I spent a good portion of my last weekend in a conversation about forgiveness.
The conversation was with a group of young Christians asking about faith’s role in forgiveness and how we can live that out in reality. It tends to be a question that crops up now and again when people are being honest and vulnerable: “Why should I forgive those that have hurt me?”
When people ask a question about forgiveness, particularly in a Christian context, they can be thinking of several different things. Most of the New Testament teachings about forgiveness are pretty well known by those with a basic grasp of the Bible (seventy times seven, forgive us our sins as we forgive those who sin against us, love your enemies etc). Most of those people have a decent grasp of the basic theology – that as we were forgiven (by God), we must forgive (others).
Where that theology can hit a roadblock can be in hypotheticals: if Ava Braun and Adolf Hitler gave their lives to Jesus, will they be forgiven? Would they spend eternity with him? Should we be forgiving murderers? Child molesters? Perpetrators of domestic violence?
Theologically – yes. It seems pretty clear.
Which is why asking about forgiveness in a Christian context often tends to really be asking not so much whether we should forgive and more how we should forgive.
I think it comes down to one of the following five scenarios.
When somebody seeks restitution, they are not just wanting to forgive someone else, they are wanting that person to come to them and offer a full apology.
This is highly unlikely to happen.
Most of the time we see restitution in our world, it involves forced statements from athletes who have just got in a bar fight or taken illicit substances and their handler has asked them to address the media. It’s rarely real. That’s because the real ones happen one-on-one, behind close doors. And they very rarely happen.
It’s not often that someone will be as aware of the pain they have caused you as the pain that you feel.
Restitution is about forgiveness, but it’s about forgiveness that comes fully from someone else to you.
Resolution is restitution’s baby brother.
In this scenario, it’s when we go to somebody and passive-aggressively tell them that we forgive them, possibly leaving them confused as to what they actually did and leaving them aggrieved at us!
Resolution is about us getting some personal closure, not about actual forgiveness. And our closure may often come at an unnecessary cost to the other person.
Note: there are rare cases where resolution can be the only sensible route of forgiveness (such as Holocaust survivors forgiving their persecutors)…but even then they lead to deeper forms of forgiveness in the long-term.
This is the first healthy form of forgiveness. It involves an honest conversation between two people, where the first is vulnerable enough to admit that they’ve been hurt and the second is honest enough to recognise they are responsible for the hurt. A dialogue occurs and two people walk away feeling that they have both been heard and understood.
Reconciliation is about both people being willing to offer forgiveness or an apology and to accept the other’s efforts. It is difficult and unlikely, but possible with hard work and honesty.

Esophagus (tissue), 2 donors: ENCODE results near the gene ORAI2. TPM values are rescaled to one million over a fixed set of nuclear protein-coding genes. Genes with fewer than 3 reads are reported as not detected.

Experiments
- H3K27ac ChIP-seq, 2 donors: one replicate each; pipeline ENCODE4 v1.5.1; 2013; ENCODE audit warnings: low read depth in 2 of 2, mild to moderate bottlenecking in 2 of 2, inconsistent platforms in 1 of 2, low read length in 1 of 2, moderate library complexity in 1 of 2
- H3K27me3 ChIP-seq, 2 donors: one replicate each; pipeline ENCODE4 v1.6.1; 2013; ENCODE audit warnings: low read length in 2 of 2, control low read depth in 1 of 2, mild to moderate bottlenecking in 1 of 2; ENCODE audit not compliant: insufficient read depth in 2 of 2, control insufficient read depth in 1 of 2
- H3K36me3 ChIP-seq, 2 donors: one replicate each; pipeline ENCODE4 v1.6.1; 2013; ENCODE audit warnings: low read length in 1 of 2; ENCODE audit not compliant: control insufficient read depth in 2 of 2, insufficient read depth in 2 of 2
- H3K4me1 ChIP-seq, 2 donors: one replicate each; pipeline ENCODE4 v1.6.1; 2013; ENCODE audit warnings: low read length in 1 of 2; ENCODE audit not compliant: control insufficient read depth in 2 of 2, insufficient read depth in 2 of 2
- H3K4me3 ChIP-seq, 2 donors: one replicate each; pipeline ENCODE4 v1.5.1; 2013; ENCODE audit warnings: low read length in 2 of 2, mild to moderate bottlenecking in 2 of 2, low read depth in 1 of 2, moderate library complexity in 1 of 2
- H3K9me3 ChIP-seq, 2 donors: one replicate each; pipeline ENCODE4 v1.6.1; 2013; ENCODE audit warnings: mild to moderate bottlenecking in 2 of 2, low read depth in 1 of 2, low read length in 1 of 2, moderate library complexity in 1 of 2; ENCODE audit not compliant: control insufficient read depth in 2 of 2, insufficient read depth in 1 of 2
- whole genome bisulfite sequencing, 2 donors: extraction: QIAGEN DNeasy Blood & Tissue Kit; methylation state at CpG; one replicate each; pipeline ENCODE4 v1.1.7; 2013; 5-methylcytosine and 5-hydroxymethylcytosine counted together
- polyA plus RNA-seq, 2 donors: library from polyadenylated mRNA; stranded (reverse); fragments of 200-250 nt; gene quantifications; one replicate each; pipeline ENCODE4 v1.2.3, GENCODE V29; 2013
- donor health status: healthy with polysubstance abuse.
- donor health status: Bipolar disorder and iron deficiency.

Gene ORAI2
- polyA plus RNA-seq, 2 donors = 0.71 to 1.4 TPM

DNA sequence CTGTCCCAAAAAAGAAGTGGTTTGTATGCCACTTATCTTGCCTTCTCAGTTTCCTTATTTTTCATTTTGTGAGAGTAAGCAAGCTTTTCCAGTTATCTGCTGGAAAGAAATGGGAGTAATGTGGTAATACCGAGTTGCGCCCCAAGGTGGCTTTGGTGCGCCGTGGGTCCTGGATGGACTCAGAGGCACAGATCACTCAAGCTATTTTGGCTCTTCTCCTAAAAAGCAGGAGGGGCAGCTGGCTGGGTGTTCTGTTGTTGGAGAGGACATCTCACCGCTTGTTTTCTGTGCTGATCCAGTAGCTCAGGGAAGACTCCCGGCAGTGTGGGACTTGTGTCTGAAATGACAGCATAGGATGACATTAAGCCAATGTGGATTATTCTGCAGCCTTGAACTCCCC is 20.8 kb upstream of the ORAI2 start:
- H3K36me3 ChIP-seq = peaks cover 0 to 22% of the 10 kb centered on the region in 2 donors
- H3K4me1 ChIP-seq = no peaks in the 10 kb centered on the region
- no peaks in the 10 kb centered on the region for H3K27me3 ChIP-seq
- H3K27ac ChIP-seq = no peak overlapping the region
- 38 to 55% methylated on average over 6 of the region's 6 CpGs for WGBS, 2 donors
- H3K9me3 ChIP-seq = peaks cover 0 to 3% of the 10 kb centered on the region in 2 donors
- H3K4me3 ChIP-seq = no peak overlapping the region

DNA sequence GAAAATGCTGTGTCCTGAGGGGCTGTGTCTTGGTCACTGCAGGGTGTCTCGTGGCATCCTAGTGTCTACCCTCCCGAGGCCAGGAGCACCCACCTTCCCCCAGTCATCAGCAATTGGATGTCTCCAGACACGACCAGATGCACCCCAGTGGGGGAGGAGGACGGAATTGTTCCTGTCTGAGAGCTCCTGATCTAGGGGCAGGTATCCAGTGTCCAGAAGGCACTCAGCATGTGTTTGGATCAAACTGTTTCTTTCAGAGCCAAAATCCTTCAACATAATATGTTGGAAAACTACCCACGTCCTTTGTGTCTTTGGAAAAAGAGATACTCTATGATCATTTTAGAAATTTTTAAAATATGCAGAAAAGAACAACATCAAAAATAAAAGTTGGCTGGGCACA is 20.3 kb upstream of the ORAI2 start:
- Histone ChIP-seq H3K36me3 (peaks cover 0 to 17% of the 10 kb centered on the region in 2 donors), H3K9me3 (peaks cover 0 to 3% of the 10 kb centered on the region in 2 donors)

Matthew 5:23-24 puts it like this: “So if you are offering your gift at the altar and there remember that your brother has something against you, leave your gift there before the altar and go. First be reconciled to your brother, and then come and offer your gift.”
Restoration is a form of forgiveness where it stops being about what another person can offer us and instead becomes about what we need to survive and thrive in life: our own restoration.
Unforgiveness eats at us like a fatal wound. The old Alcoholics Anonymous quote, “holding on to anger is like drinking poison and expecting the other person to die,” serves well here.
When we seek restoration we no longer demand that somebody else make us feel better. Instead, we offer up our own pain and suffering to Jesus (Matt 11:28), who has already born our pain, sin and shame to the cross, and we forgive the other person. By doing this we not only release them from having any debt to us, we release ourselves from any unreasonable expectations – that we would only find hope, joy and peace through the actions of someone else
Mk 11:25 “And whenever you stand praying, forgive, if you have anything against anyone, so that your Father also who is in heaven may forgive you your trespasses.”
Note that Mark doesn’t ask you to receive someone’s apology first.
Restoration is all about what you have the capacity to do, through Christ, to release yourself from unforgiveness. This option is open to everyone who has been hurt, regardless of what the other person does.
I believe there is a fifth way, a way that seems almost impossible: redemption.
In the redemption stage, the hurt person receives restoration through Jesus, but then keeps moving. They move to a place where they are so thankful for the restoration, convinced of the hope that lies in Jesus and convicted to share that message, that they reach out to the perpetrator to help them be restored.
This is not like resolution, which is about feeling good. This is about a Christ-like redemptive process in which, with no more vested interest, no more need to receive an apology, the person who has been restored reaches out to help the person who hurt them. This is Christ, crying out on the cross to, “forgive them Father, they know not what they do.” This is the story of Mary Johnson & Oshea Israel. It is a process that lifts up both people and makes them stronger than they were before.
Our story of forgiveness is one where unrepentant and undeserving people were extended an olive branch of mercy that led not just to forgiveness and reconciliation, but new life in Christ.
It’s the same forgiveness that we are called to offer others.